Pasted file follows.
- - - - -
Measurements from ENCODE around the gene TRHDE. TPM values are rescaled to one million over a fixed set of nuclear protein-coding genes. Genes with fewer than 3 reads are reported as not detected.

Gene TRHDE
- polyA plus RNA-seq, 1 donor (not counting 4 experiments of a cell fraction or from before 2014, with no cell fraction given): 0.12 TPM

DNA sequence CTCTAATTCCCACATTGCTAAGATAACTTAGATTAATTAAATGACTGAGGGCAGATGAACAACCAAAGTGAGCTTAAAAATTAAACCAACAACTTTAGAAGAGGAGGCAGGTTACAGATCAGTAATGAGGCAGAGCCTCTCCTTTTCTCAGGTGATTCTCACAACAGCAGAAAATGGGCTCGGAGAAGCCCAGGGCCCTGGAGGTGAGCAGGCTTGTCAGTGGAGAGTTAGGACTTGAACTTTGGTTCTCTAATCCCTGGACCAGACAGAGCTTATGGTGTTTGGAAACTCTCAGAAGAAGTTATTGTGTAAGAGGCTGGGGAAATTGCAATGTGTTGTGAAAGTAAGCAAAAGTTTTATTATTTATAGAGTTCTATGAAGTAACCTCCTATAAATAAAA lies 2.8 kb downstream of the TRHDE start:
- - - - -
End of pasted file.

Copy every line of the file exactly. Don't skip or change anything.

Measurements from ENCODE around the gene TRHDE. TPM values are rescaled to one million over a fixed set of nuclear protein-coding genes. Genes with fewer than 3 reads are reported as not detected.

Gene TRHDE
- polyA plus RNA-seq, 1 donor (not counting 4 experiments of a cell fraction or from before 2014, with no cell fraction given): 0.12 TPM

DNA sequence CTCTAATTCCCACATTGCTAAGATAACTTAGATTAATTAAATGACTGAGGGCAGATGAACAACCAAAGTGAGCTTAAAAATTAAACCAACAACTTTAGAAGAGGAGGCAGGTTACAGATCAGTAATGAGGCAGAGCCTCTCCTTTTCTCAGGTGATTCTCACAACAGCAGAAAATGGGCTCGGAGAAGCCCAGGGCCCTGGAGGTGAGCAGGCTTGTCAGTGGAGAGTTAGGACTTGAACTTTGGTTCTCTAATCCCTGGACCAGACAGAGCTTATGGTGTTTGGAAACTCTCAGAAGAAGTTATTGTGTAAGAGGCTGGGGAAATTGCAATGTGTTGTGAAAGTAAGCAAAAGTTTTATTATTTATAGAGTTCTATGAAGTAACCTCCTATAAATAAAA lies 2.8 kb downstream of the TRHDE start: